TSHA Community

Great publications from our members and award recipients.

These books were authored by members of TSHA or received one of TSHA’s book awards. They are provided here for reference and support of the historical content they contain.


List of Publications (126 total) Page 10 of 11

Collision: The Contemporary Art Scene in Houston, 1972-1985

In this expansive and vigorous survey of the Houston art scene of the 1970s and 1980s, author Pete Gershon describes the city’s emergence as a locus for the arts, fueled by a boom in oil prices and by the arrival of several catalyzing figures, including museum director James Harithas and sculptor James Surls. Harithas was a fierce champion for Texan artists during his tenure as the director of the Contemporary Arts Museum–Houston (CAM). He put Texas artists on the map, but his renegade style proved too confrontational for the museum’s benefactors, and after four years, he wore out his welcome.

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DFW Deco: Modernistic Architecture of North Texas

Vivid imagery and original research are the hallmarks of DFW Deco: Modernistic Architecture of North Texas, the latest in Jim Parsons and David Bush’s series of books documenting Art Deco and Art Moderne design in the Lone Star State. DFW Deco examines a vibrant architectural heritage that spans legendary eras in American history, from the Roaring Twenties through the Great Depression to World War II.

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The Material Culture of German Texans

German immigrants of the nineteenth century left a distinctive mark on the lifestyles and vernacular architecture of Texas. In this first comprehensive survey of the art and artifacts of German Texans, Kenneth Hafertepe explores how their material culture was influenced by their European roots, how it was adapted to everyday life in Texas, and how it changed over time—at different rates in different communities. The Material Culture of German Texans is about the struggle to become American while maintaining a distinctive cultural identity drawn from German heritage.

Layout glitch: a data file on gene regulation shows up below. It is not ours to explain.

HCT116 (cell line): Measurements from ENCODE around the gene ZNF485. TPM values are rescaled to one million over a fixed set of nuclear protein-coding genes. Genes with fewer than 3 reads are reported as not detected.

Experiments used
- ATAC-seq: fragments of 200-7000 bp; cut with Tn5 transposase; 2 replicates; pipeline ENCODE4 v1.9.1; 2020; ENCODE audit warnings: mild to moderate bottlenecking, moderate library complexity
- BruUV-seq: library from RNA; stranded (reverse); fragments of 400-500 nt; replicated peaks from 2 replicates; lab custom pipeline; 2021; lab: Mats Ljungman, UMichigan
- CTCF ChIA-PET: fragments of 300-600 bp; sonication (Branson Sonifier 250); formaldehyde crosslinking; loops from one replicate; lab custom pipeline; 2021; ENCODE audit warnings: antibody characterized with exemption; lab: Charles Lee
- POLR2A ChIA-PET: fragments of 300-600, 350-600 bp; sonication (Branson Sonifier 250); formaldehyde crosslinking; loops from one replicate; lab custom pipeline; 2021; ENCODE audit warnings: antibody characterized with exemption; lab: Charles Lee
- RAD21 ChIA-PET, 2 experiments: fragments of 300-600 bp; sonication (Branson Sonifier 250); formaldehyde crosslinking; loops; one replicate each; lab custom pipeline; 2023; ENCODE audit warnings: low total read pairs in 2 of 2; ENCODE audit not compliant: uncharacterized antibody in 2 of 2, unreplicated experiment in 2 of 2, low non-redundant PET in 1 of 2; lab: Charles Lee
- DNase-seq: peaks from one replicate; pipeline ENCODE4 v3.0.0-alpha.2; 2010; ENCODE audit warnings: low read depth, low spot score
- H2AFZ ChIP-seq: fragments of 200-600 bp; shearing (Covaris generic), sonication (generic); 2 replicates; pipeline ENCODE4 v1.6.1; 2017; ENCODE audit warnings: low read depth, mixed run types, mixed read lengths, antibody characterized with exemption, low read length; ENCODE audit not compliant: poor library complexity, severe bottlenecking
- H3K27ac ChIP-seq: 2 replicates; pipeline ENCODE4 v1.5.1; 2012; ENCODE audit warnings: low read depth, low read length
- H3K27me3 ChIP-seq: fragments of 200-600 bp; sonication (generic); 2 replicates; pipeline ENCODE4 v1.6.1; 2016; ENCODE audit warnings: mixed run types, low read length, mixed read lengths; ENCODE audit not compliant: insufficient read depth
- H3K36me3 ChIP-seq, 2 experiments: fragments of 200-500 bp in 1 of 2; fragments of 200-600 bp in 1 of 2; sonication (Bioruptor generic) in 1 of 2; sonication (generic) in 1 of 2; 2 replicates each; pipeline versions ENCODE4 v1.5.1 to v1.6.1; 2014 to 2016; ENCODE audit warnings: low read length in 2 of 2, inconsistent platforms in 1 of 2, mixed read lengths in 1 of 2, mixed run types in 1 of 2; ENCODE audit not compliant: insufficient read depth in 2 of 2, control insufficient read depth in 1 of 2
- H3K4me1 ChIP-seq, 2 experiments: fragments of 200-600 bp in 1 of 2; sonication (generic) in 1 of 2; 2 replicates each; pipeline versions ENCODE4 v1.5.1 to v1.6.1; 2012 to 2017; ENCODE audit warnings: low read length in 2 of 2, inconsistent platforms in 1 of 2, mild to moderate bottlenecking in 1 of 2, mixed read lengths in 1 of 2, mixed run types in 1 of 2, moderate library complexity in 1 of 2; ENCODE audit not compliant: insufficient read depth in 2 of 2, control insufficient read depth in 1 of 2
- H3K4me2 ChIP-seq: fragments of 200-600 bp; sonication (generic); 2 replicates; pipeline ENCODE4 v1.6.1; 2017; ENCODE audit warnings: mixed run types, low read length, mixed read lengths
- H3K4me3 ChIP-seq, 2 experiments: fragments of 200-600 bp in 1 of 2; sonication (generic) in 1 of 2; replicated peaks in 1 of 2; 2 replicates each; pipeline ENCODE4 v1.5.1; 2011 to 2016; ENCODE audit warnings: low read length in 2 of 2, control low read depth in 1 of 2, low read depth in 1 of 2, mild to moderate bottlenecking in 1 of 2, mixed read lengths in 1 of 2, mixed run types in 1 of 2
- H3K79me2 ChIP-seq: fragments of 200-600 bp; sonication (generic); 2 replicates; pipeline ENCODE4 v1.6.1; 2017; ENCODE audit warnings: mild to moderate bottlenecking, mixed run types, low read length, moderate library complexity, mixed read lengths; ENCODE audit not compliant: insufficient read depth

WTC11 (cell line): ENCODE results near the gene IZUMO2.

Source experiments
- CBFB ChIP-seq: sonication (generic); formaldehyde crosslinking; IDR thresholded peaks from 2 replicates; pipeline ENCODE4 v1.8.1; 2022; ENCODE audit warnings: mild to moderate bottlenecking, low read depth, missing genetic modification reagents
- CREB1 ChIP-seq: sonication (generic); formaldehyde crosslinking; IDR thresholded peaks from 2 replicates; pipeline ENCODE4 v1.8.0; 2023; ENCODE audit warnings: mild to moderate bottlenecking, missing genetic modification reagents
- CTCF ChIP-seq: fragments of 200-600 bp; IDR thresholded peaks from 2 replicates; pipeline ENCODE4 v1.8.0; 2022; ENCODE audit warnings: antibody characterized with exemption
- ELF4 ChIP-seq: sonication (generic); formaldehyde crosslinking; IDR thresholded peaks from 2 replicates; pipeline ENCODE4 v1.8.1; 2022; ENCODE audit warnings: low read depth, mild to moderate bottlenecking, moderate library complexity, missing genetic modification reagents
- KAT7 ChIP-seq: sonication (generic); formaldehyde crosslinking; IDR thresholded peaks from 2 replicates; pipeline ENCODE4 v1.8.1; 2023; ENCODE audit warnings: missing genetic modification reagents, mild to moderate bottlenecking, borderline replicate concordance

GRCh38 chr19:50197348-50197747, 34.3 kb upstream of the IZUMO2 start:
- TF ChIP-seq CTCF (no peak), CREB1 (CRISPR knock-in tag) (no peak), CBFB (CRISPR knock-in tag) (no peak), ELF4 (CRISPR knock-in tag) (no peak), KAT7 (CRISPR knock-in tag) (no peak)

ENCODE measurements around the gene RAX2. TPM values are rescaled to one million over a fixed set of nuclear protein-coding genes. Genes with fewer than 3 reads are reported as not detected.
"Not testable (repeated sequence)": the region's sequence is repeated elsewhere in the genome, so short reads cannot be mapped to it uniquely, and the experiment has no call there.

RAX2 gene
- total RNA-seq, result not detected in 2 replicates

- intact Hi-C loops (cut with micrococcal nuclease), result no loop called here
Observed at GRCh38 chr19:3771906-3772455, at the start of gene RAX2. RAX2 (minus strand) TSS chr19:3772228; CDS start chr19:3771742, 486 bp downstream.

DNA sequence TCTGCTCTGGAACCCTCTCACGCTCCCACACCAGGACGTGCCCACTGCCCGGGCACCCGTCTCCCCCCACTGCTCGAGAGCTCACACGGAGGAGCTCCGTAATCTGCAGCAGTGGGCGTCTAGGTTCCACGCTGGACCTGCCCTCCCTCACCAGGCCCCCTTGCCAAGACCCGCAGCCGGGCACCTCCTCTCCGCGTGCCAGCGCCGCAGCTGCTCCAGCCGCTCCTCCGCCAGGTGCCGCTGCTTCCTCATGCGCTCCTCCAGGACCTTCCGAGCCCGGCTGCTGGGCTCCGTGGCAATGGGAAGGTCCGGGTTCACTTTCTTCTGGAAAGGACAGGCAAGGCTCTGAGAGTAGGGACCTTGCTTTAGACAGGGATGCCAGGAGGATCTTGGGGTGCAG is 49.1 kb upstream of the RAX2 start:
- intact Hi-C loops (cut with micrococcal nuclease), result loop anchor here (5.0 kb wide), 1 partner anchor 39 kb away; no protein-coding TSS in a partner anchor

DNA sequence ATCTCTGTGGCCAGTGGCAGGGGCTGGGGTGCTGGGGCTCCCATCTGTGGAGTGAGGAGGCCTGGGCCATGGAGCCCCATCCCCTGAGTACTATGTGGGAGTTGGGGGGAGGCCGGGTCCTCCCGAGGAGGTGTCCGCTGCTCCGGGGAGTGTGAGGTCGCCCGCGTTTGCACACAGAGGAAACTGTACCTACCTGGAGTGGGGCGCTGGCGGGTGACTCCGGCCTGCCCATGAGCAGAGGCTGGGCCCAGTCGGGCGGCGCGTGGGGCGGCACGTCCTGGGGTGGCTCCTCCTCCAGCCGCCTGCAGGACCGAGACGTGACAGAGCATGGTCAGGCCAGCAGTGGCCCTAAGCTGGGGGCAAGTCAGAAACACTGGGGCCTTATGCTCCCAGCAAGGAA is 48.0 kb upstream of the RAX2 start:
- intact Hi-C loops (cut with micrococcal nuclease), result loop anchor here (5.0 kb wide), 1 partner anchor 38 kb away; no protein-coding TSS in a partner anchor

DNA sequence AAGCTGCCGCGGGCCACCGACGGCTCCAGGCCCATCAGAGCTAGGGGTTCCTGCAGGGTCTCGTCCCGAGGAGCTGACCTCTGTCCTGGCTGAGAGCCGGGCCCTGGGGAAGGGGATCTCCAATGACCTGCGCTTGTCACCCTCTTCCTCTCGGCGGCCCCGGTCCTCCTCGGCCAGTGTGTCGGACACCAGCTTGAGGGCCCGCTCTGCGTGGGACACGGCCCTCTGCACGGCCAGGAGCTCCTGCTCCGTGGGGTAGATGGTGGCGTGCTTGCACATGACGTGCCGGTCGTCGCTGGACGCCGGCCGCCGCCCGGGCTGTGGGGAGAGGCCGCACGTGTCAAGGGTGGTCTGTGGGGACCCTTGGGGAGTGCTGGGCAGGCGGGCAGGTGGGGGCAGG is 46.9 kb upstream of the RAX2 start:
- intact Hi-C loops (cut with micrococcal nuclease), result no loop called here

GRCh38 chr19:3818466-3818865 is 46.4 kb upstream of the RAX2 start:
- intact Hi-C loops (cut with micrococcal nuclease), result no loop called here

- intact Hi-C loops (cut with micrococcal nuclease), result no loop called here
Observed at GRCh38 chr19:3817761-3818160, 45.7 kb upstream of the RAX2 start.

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Weird Yet Strange: Notes from an Austin Music Artist

Weird Yet Strange is a collection of the music art created by Danny Garrett from the ’70s and ’80s in Austin, Texas, including artwork for Armadillo World Headquarters, Antone’s, Willie Nelson, Stevie Ray Vaughan, and many other artists and venues.

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Fair Park Deco: Art and Architecture of the Texas Centennial Exposition

Fair Park Deco is a fascinating tour of the 1936 Texas Centennial Exposition. Like every American exposition in the 1930s, it began in economic depression. Although its economy had been buoyed by major oil discoveries in the early '30s, Texas agriculture was hard hit by the Great Depression. By the middle of the decade, state officials had set their sights on a great centennial celebration to help stimulate the economy and attract tourist dollars. “If during the next six months the people of the state could become filled with the idea of holding a big celebration on the one hundredth anniversary of the establishment of Texas independence,” the state’s centennial commission speculated in July, 1934, “it would have the effect of creating a general forward-looking spirit through the state. It would be more stimulating than anything we can think of, and this effect would be immediate.”

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